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how much theory is ESSENTIAL?

Discussion in 'Miscellaneous [BG]' started by Dragonlord, Jan 28, 2001.

  1. Dragonlord

    Dragonlord Rocks Around The Glocks

    Aug 30, 2000
    Greece, Europe
    First of all,I know this sounds a little stupid...and maybe it is.But,what I always see at Talkbass,is that some of the most common advice to someone who is just starting out is "learn theory".OK,I know that SOME theory is essential,but approximately how much?I mean,you can be learning theory for all your life...I also know that it depends on what you want to play etc.,so just tell me what theory do you think is essential for someone to know,in order to be a bassist instead of a bassholder.I know it depends on many things,so I don't expect a strict answer,I just wanted your opinion...
  2. Well, you'll probably get a bunch of different answers, from "none" to "all of it". :D

    I'll give my opinion, with the understanding that's what it is, just my opinion:

    Major Scales & Modes, Relative minors

    Chord structures & arpeggios of all the forms of 7th chords

    Relationships of chords to each other, i.e. what chords belong to each key, and how they resolve

    Solid basic understanding of rhythmic patterns and their notation up to 1/16th note subdivisions

    Being able to at least sit down with a piece of music in standard notation and get through it (but not necessarily sight-read it)

    Of course, these things themselves would take some time to get and there are many intermediairy steps along the way...
  3. Let's put it this way, the more you know, the more doors that will be open to you.

    Learn all you can. None of it will harm you in any way.

    I've got tons of theoretical knowledge under my belt, and I can sight read some pretty difficult stuff, but it certainly does not harm my abilty to play a great solid bassline line like 'Another Thing Coming' by Judas Priest (which is definitely in my Top 10 favorite bass lines list!). The thing is so simple, it's brilliant.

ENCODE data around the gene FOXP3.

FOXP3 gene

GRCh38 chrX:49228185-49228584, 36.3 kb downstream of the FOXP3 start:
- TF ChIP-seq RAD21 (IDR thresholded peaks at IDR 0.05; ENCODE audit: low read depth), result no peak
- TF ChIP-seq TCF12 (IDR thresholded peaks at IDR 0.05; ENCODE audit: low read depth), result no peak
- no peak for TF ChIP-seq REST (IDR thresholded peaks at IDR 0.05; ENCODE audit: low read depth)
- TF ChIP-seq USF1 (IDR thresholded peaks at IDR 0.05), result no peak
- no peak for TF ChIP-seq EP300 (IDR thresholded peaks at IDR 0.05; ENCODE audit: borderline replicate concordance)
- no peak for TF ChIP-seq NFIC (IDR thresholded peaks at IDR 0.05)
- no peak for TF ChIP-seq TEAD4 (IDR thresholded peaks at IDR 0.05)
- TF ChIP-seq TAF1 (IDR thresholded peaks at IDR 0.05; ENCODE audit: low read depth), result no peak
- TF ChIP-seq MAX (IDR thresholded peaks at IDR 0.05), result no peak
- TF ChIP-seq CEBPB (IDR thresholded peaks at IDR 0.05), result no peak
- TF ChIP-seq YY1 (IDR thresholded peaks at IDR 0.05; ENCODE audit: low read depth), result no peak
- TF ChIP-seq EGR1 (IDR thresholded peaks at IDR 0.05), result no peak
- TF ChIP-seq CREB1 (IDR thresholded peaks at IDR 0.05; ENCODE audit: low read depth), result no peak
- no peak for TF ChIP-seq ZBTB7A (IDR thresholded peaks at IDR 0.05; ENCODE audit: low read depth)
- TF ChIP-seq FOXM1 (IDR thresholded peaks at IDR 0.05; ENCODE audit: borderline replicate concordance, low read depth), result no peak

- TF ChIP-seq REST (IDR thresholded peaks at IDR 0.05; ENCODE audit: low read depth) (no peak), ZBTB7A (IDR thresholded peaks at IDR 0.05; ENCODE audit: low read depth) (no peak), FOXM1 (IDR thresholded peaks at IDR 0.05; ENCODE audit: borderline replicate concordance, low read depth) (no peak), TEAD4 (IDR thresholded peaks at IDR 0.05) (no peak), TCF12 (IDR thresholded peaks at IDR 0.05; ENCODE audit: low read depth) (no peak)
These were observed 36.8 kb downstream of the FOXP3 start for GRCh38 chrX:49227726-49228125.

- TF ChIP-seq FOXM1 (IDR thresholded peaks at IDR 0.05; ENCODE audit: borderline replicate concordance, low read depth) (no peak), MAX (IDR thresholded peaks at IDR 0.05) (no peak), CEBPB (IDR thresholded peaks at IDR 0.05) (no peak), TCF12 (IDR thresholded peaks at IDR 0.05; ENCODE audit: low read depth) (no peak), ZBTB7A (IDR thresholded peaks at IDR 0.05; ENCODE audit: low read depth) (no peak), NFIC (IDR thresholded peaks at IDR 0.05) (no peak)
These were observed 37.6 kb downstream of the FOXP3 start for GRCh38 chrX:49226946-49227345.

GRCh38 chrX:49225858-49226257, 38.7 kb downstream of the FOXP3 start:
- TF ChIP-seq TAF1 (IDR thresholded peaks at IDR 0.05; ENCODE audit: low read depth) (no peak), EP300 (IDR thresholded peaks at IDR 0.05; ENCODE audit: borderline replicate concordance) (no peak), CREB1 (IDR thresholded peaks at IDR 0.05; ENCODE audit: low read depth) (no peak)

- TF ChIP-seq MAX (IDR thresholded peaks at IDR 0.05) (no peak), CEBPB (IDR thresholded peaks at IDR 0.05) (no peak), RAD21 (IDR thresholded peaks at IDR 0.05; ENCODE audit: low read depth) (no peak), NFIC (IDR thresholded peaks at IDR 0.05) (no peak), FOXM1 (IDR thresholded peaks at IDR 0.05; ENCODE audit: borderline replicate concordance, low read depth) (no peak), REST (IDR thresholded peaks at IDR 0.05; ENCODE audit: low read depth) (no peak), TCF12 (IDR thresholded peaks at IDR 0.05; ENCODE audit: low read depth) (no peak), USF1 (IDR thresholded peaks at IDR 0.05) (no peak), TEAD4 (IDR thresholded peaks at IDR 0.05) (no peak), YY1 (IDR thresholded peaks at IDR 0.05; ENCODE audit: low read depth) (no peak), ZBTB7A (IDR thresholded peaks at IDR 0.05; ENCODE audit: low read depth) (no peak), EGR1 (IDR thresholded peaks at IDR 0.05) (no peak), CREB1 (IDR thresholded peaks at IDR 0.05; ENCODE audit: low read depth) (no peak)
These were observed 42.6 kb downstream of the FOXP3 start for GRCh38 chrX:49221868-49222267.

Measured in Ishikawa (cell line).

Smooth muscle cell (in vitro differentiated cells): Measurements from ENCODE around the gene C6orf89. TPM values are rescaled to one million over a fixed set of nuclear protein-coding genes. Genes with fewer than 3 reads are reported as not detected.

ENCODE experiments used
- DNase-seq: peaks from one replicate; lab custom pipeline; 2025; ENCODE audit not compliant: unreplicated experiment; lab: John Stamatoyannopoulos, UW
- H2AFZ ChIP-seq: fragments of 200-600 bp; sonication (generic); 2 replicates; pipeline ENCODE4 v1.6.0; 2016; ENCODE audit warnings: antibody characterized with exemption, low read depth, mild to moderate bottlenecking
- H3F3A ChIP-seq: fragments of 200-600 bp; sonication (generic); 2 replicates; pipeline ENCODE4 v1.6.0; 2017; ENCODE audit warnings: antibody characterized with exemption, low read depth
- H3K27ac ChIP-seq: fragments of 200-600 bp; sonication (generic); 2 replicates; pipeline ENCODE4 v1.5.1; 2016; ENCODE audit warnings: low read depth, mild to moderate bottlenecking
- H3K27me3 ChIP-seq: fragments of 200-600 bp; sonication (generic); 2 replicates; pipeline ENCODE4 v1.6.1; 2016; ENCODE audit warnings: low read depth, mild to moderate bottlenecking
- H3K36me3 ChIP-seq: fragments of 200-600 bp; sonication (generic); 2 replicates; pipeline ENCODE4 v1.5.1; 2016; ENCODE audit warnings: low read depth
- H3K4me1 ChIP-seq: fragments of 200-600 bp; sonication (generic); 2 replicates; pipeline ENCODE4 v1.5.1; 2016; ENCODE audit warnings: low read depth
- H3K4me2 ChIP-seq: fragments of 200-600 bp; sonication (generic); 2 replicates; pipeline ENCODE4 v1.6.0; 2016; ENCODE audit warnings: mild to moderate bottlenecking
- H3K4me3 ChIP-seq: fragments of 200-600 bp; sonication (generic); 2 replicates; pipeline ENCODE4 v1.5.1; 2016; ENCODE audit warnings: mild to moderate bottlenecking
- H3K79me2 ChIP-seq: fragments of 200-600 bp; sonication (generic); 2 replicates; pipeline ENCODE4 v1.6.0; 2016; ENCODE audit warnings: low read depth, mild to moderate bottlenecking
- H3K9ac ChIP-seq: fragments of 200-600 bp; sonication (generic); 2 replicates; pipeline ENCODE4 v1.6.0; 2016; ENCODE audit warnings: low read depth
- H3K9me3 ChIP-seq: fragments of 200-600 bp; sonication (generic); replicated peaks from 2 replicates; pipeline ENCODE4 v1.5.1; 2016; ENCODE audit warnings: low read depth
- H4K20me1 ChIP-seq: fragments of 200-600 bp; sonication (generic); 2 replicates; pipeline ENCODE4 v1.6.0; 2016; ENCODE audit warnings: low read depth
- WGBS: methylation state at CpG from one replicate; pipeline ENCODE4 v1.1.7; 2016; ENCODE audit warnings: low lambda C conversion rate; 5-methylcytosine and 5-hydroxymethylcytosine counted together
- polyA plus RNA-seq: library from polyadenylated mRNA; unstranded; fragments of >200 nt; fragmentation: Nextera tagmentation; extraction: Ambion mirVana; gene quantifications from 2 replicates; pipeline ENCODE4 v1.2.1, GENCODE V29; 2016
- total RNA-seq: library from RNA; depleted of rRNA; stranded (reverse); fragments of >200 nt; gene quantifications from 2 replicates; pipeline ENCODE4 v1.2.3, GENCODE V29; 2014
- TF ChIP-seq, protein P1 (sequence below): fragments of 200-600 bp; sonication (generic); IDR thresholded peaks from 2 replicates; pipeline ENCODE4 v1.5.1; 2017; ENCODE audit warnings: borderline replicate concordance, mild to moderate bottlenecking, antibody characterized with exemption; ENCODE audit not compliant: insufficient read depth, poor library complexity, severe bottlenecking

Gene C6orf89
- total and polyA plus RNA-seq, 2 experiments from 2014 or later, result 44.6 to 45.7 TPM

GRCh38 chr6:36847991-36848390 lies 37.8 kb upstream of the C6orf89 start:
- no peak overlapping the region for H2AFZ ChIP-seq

4. Blackbird

    Blackbird Moderator Supporting Member

    Mar 18, 2000
    As Gard the Prophet said, someone would come around and say "all of it'.

    I suppose I would be the one.;)

    (Of course, I'd be able to foretell the future too if I used my omniring:D

    Anyway, the feeling I get from people who want to know the essentials is that they want to get away with knowing the bare minimum. In my opinion (and that's all it is), you should never feel content with what you know. If you work continually to improve your knowledge, no musical goal will be unreachable to you.

    Granted, you might not be able to learn everthing there's to know. That takes a lifetime, but the satisfation you'll get from knowing you're improving every day is worth it.

    Will C.:cool:
  5. Chris Fitzgerald

    Chris Fitzgerald Student of Life Staff Member Administrator

    Oct 19, 2000
    Louisville, KY
    I guess my answer to the question, "how much theory is essential" would be, "as much as it takes for you to be happy with your playing when you honestly and objectively consider the issue". Some people are happy doing what they can already do, while others like to be adding to their vocabulary regularly. It depends on which type you are, and I don't think there is a "right" or "wrong" answer to that question for everyone.

    In my opinion, though, the greatest skill that any musician can master is the art of transcription. When you learn to transcribe (and by this I mean not only learn how to play something that you heard, but also to write it down in notation and analyze it to discover what it was about that sound that turned your crank in the first place), it means that you can "own" anything that you hear if you feel like putting forth the effort. Once you can do this, you are well on your way to teaching yourself to be a better musician within the realm of your own personal tastes for the rest of your life.